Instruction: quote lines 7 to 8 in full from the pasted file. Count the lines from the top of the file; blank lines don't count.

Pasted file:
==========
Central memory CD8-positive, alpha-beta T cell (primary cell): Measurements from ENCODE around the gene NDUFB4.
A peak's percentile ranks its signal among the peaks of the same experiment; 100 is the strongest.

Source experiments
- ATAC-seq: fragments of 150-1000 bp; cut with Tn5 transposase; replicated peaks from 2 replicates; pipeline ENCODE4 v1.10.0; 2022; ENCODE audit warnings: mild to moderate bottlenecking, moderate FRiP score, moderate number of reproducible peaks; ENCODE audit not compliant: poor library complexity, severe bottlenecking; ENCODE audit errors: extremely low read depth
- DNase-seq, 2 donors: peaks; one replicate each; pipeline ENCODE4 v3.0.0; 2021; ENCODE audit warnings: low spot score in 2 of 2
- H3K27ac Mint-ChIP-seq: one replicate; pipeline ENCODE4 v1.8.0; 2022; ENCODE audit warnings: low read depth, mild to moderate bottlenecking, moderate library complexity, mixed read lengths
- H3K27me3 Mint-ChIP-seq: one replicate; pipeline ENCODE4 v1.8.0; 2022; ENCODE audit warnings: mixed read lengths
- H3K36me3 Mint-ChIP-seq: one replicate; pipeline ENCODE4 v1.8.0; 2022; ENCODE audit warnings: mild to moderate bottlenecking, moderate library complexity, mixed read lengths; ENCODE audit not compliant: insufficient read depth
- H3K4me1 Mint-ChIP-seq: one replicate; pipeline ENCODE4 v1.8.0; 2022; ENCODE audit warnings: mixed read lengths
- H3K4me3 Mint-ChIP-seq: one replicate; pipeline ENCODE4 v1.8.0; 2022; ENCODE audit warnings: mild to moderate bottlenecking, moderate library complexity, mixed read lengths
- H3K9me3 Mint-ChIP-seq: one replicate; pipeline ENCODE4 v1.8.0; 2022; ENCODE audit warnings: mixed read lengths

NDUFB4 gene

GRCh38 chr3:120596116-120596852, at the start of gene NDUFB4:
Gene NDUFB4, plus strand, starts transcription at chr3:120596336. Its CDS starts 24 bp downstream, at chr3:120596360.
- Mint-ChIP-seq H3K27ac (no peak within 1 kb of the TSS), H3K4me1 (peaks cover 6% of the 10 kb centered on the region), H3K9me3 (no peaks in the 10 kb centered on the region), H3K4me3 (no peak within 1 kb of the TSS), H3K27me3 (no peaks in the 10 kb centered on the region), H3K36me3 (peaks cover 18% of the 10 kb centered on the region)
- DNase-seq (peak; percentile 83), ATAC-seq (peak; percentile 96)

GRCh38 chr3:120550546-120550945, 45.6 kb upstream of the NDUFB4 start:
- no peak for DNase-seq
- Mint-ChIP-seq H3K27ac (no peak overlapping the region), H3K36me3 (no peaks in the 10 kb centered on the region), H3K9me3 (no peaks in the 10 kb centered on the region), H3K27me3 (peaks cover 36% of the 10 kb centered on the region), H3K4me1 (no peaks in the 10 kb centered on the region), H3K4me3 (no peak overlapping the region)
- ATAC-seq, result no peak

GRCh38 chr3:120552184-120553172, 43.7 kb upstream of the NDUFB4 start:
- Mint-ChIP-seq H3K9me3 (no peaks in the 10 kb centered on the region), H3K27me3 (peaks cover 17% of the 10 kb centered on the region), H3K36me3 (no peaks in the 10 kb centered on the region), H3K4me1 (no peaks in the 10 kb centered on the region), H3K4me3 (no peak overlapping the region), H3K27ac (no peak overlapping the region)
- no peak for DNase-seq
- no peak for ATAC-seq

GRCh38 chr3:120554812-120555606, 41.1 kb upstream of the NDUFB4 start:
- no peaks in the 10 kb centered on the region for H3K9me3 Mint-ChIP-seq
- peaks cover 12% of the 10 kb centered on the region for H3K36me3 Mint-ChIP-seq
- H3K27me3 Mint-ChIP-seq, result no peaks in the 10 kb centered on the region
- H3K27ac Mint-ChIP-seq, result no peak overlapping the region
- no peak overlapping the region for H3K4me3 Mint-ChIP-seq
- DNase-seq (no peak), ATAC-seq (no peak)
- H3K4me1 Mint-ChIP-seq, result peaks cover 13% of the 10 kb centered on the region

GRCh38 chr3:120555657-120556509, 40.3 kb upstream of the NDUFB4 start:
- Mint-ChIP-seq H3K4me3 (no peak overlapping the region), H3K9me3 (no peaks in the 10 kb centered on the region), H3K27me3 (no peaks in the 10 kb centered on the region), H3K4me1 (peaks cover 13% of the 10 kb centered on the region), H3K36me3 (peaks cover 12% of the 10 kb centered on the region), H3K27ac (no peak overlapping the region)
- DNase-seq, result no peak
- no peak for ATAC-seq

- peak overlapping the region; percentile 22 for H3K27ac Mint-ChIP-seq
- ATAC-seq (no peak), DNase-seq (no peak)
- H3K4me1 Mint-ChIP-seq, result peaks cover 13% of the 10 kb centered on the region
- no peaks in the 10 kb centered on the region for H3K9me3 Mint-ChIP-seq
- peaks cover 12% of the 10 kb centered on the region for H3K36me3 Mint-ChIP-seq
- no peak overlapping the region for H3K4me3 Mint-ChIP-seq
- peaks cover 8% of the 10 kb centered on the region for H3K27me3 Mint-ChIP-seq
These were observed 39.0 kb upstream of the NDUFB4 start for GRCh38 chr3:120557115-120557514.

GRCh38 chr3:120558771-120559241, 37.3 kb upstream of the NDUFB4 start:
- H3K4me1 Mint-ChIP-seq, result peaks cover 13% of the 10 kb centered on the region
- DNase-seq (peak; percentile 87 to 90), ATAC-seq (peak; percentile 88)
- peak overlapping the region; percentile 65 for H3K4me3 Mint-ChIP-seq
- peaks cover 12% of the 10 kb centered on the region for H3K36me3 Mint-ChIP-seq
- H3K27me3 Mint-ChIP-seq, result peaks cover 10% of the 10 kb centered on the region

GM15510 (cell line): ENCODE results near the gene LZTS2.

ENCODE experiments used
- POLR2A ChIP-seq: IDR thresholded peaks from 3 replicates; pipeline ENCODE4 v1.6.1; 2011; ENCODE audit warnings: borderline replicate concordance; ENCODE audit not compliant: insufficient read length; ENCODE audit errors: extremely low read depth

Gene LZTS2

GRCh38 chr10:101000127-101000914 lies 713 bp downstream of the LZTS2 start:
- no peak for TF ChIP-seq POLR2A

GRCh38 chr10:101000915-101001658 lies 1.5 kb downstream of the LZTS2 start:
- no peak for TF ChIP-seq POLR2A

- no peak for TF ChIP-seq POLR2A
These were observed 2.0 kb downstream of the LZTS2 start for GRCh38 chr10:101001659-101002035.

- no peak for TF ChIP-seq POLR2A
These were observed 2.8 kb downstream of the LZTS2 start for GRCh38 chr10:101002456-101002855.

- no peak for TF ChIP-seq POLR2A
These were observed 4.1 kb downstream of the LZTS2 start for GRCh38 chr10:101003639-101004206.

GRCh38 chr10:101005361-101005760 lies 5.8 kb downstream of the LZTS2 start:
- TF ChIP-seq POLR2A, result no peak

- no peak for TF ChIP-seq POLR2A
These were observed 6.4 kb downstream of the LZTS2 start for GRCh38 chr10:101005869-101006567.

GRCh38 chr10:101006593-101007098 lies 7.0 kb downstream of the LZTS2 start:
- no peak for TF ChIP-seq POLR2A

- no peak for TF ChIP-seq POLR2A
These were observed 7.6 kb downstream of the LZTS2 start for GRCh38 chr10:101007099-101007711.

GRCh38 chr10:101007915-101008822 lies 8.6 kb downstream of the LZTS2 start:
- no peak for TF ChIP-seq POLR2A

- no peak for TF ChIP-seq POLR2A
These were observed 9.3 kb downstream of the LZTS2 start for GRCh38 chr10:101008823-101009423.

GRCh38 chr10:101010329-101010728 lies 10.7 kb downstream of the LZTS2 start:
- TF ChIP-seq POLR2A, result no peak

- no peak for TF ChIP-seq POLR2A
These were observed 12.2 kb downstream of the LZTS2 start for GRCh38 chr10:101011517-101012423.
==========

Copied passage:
- H3K27me3 Mint-ChIP-seq: one replicate; pipeline ENCODE4 v1.8.0; 2022; ENCODE audit warnings: mixed read lengths
- H3K36me3 Mint-ChIP-seq: one replicate; pipeline ENCODE4 v1.8.0; 2022; ENCODE audit warnings: mild to moderate bottlenecking, moderate library complexity, mixed read lengths; ENCODE audit not compliant: insufficient read depth